Randy Lennon (mug shot)

Kelowna author wants to clean up our use of language

Randy Lennon illustrates seven new ‘dirty words’ to stop saying

“Words have a magical power. They can either bring the greatest happiness or the deepest despair.”

—Sigmund Freud

People commonly sabotage themselves with their own words.

So a Kelowna author has written a new book, called The Dirty Words: Change Your Language, Change Your Life, to help us “clean up our language.”

Randy Lennon says there are simple, commonly used words that create ambiguity, undermine and generally disempower ourselves.

“Most people, including educators, have no awareness whatsoever of their damaging effects,” said Lennon. “Learning about their impact and inappropriate use can literally change lives.”

While the use and abuse of curse words tend to draw the most attention, Lennon identifies seven words in his book that can be equally damaging – words such as but, try, can’t, wish, hope.

The idea for a book grew out of workshops that Lennon has conducted for years that enable people to find a more positive outlook on their lives, which in part comes from their vocabulary.

Lennon’s relationship with language stems back to getting involved in the newspaper businesses early in his 20s, and an entrepreneurial media-related career since including a stint as a special advisor to former national Conservative Party leader Preston Manning.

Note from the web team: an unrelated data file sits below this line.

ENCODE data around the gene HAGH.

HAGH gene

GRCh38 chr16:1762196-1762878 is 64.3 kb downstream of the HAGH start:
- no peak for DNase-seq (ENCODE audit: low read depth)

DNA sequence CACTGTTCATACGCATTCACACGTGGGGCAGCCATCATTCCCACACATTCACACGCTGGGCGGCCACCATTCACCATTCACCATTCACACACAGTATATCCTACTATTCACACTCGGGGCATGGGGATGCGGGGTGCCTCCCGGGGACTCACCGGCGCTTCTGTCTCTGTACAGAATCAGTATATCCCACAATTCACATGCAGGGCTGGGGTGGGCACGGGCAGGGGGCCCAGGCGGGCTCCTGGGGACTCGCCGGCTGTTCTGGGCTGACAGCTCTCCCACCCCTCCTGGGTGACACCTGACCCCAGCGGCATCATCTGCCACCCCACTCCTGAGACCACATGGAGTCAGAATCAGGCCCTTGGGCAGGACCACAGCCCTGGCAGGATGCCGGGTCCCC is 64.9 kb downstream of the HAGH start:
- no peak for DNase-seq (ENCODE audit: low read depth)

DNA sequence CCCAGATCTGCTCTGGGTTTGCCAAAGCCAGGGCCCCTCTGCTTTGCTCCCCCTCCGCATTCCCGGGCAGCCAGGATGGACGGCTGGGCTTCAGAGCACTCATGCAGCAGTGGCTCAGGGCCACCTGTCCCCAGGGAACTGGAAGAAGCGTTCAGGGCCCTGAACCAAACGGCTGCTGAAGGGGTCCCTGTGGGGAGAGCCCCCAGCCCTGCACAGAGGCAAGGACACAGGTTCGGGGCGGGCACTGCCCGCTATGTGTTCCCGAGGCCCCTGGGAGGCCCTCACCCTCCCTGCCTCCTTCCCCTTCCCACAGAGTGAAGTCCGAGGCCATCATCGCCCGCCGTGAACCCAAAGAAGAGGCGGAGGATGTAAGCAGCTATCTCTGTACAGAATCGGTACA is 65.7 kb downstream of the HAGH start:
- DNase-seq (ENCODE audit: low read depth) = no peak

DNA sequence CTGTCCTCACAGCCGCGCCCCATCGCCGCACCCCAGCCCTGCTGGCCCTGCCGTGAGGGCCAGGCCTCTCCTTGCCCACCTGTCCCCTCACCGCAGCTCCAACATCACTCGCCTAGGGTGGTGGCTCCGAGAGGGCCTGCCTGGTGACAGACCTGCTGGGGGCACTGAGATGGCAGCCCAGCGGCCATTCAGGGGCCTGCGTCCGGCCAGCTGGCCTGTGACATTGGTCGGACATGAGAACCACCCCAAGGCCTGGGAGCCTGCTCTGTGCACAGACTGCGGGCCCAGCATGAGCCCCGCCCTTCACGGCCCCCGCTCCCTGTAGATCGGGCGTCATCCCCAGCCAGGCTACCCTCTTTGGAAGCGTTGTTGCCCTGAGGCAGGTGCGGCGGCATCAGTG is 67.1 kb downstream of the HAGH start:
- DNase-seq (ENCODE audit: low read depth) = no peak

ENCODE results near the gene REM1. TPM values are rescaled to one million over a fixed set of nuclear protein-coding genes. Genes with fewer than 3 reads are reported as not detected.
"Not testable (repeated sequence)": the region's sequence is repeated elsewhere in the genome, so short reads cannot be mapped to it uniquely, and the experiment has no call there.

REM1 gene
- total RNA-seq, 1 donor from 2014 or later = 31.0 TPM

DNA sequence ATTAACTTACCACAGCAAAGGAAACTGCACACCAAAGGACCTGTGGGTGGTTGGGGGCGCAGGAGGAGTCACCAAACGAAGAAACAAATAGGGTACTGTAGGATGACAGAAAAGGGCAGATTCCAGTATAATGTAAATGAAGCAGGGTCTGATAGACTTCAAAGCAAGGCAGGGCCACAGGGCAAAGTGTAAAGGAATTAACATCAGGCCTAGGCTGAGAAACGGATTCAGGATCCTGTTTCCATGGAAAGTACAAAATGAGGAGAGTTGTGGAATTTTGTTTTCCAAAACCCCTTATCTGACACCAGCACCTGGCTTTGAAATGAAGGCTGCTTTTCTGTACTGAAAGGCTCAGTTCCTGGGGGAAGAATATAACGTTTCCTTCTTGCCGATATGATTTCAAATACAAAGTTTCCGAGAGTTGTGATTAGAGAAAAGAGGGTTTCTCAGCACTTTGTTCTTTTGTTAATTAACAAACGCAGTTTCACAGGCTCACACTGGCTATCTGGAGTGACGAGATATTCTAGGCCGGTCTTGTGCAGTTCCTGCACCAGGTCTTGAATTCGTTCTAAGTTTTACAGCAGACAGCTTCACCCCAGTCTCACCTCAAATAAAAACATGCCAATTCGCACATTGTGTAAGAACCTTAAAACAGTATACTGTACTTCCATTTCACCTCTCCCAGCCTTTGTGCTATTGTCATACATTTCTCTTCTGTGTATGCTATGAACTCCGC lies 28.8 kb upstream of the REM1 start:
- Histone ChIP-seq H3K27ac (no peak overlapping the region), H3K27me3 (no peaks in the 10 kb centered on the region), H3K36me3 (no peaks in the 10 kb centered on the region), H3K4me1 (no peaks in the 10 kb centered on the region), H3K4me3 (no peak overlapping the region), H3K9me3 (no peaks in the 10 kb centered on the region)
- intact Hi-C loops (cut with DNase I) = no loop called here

For example, he cites how the word ‘but’ can be replaced by the word ‘and’ in every instance.

If a parent says to their child, ‘I love you but I’m not happy with your behaviour,’ and chooses instead to say, ‘I love you and I’m really angry you right now,’ the message will be received much differently.

Lennon says language research has shown a child will discount whatever is said before the word ‘but.’

“It is a little tiny change in language but can make a big difference,” he said.

He offers another example of a father driving his son to hockey practise when his cell phone rings and he answers on Bluetooth. It is a buddy who asks if he wants to join him and other friends at a pub for a beer.

“The father responds I wish I could but I have to take my kid to hockey. You are actually lying because you don’t necessarily have to take the kid to hockey, you actually like taking the kid to hockey, but you use that as an excuse to let your friend down easy.

“You are not being honest. The better response would be, ‘Hey, that sounds great. Thanks for the offer but I’ll take a raincheck. I can’t come because I get to take my kid to hockey.’ That is a more positive response when you use the word ‘get’ instead of ‘have.’

“And, remember your kid is sitting in the backseat listening to all this as well. That will definitely sound better for him or her.”

He said his verbiage philosophy is nothing new, but poor use of words sends out signals to others and yourself about how honest you are being.

“To say I hope I can make your party is a nice way of letting someone down, because you pretty much know when you hear that, that person is not coming to your party.”

Lennon said changes in language can have tremendous positive and surprising impacts.

“By positioning seemingly innocuous words like ‘try, but, should, can’t, have to, hope, wish” alongside the seven curse words you can’t say on television, the purpose of the book is to empower the reader to change their language to change their life.”

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